I'm in complete agreement that we need immigrants. As a first generation immigrant myself, I was born in South Korea and adopted by a wonderful American couple, I'm certainly not going to oppose legal immigration. I'd have to be an idiot for that to happen. (no comments from the peanut gallery please)

But I'm absolutely opposed to illegal immigration.

It's not just the national security angle. Nor is it entirely the financial aspect. It is in part a measure of respect and assimilation. We shouldn't want people who maintain themselves apart from this nation. We don't want Mexicans here in America. We want *Americans* here in America.

If they were born in Mexico City, what do I care? Where a person was born is just as immaterial as how humble that birth was. What is important is that these people must desire to BE American. To adopt America as their country. To have their loyalty to America first. Not as Mexicans living in America out of convenience and jobs. But as new Americans that want to build a life and a nation.

And getting back to an earlier comment; We REALLY need to reform the immigration process. It's slow. Cumbersome. Expensive. And it absolutely does not have to be that way. I'd suggest that most legal immigrants won't ever cause any trouble. Why the immigration process is setup to assume that each individual immigrant is a potential criminal that must prove otherwise is entirely beyond me. I frankly think it's idiotic.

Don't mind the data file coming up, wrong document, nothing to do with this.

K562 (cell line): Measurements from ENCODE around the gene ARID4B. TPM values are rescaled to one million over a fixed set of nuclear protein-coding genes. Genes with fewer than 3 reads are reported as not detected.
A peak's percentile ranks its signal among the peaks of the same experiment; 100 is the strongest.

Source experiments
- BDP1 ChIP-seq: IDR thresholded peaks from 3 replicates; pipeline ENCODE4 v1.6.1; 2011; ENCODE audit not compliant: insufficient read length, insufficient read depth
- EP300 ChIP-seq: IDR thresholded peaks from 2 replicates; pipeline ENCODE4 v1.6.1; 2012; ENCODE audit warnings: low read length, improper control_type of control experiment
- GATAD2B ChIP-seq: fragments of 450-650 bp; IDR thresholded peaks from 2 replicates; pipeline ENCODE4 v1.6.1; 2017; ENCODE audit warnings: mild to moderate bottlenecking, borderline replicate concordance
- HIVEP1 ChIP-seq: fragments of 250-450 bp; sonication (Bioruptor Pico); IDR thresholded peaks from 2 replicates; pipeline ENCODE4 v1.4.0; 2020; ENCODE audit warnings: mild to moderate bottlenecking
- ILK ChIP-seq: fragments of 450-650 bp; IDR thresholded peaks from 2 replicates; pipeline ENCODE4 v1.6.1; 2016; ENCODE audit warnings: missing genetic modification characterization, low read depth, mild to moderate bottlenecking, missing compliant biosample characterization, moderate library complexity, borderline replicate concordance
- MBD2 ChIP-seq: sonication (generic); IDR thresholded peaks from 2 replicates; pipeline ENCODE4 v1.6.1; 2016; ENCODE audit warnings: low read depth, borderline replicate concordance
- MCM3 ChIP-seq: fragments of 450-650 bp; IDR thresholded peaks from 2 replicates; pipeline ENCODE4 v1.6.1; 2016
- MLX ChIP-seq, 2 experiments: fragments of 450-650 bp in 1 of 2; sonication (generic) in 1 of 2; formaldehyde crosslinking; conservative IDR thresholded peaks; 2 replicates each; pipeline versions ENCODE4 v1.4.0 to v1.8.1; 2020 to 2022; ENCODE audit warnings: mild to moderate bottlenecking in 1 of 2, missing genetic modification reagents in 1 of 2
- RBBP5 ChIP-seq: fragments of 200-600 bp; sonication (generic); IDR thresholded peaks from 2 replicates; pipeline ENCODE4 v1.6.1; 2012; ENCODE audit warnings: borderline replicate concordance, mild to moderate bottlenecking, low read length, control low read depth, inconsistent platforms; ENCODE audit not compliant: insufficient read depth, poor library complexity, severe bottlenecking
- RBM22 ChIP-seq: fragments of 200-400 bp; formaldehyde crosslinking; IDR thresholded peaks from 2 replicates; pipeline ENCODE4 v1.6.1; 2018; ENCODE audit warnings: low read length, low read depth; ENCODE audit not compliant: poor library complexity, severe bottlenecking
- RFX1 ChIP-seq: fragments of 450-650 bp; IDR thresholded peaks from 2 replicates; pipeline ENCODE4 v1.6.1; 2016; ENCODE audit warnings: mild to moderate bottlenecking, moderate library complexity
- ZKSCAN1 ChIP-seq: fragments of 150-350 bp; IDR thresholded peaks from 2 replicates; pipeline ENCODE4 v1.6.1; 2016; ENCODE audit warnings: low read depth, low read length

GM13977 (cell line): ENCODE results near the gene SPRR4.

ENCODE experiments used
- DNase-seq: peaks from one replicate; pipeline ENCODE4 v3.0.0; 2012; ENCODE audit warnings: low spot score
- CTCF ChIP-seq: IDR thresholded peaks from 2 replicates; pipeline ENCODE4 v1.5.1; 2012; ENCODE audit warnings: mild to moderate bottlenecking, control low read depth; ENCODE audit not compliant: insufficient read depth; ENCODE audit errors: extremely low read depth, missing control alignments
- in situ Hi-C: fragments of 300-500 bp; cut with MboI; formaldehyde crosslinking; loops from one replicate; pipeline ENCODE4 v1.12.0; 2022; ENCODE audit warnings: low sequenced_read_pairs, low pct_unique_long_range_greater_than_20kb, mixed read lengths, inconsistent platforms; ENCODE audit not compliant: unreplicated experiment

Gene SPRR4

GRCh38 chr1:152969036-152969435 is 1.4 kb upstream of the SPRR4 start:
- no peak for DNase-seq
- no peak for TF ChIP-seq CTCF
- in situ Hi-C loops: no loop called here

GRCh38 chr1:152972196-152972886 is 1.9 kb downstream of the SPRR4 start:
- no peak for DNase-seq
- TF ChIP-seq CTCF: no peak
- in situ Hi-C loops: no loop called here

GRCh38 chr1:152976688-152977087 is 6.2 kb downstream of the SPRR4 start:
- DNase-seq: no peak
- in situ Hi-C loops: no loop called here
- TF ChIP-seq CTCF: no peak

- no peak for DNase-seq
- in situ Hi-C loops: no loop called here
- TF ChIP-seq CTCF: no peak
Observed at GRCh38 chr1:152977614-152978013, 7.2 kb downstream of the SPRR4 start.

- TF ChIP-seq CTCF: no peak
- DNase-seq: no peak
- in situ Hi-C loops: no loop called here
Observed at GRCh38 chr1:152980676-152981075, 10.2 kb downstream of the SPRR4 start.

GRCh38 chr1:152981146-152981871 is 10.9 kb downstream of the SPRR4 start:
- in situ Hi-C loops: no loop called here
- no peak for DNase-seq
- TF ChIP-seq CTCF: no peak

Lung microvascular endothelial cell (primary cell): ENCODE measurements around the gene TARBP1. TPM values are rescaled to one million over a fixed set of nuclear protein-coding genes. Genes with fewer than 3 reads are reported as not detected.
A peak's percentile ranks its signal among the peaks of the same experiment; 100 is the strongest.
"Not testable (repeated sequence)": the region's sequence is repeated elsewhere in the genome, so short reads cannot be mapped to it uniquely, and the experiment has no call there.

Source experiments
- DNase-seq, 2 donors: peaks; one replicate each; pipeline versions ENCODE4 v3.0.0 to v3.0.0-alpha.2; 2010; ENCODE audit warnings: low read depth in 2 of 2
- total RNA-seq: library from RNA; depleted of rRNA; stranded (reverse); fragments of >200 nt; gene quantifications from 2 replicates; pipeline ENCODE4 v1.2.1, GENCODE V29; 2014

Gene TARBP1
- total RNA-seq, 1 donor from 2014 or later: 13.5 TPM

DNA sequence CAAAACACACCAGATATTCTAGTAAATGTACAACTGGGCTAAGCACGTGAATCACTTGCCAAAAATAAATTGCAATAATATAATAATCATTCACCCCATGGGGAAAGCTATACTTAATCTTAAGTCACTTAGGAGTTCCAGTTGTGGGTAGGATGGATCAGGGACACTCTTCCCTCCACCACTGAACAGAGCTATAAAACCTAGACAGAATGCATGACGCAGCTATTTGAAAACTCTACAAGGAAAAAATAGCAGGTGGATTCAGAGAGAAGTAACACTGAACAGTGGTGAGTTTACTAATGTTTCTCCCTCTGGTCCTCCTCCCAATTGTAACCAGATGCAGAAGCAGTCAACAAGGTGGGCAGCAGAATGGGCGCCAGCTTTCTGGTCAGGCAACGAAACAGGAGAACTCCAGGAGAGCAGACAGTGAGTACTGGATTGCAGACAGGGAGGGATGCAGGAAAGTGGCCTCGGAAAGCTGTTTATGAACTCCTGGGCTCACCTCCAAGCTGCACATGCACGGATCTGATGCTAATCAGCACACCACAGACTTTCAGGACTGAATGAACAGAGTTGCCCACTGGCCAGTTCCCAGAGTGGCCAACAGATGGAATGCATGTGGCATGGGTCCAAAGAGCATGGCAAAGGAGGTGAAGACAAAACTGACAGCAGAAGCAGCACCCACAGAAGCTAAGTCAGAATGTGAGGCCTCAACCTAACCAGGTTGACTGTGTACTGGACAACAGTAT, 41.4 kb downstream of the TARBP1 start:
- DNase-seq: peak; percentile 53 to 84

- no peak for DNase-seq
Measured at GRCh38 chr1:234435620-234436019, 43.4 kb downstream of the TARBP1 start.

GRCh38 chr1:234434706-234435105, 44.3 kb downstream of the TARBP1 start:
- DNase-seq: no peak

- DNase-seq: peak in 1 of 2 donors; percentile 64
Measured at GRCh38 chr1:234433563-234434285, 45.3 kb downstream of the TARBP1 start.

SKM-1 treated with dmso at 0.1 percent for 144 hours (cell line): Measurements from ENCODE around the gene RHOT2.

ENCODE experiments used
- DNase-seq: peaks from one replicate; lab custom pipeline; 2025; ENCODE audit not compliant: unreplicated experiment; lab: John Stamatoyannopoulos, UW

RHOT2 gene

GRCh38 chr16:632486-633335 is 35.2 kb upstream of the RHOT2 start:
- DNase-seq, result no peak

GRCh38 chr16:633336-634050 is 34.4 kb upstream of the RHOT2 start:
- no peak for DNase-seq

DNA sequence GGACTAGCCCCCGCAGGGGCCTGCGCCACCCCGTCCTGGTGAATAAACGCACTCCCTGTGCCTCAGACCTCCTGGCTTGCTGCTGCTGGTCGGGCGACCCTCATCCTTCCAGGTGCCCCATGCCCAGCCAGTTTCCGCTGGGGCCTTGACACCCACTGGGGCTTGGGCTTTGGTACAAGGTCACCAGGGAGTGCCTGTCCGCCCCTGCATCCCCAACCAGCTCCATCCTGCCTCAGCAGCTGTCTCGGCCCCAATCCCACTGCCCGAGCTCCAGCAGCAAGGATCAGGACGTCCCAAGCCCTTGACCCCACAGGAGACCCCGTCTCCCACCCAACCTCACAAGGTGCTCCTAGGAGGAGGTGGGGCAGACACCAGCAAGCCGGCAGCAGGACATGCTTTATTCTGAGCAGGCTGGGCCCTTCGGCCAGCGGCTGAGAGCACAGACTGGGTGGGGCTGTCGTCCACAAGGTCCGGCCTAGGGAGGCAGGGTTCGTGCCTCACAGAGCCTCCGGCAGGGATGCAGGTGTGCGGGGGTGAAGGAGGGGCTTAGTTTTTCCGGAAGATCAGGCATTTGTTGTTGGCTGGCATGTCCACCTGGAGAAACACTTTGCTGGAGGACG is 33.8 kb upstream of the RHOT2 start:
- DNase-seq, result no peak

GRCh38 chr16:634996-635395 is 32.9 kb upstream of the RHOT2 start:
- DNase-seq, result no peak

If the Republicans want to really make legal immigrants happy then they can sit down and reform legal immigration.

bryanD,Certainly t... (Below threshold)
Mac Lorry:

bryanD,

Certainly there has to be meaningful sanctions against employers. The problem with criminalizing the hiring of an illegal is who do you charge when the business is a big corporation? Can you expect the CEO to personally conduct the checking, whatever that process is? If not, then it's some low level employee that gets charged, and the company just hires another person to fill that spot and then tells them they have to hire some number of workers to do some crap job for minimum wage. Nothing is changed. Also, criminal law requires proof of intent as well as the facts of the case beyond a reasonable doubt. The process is expensive for the state as well as the defendant.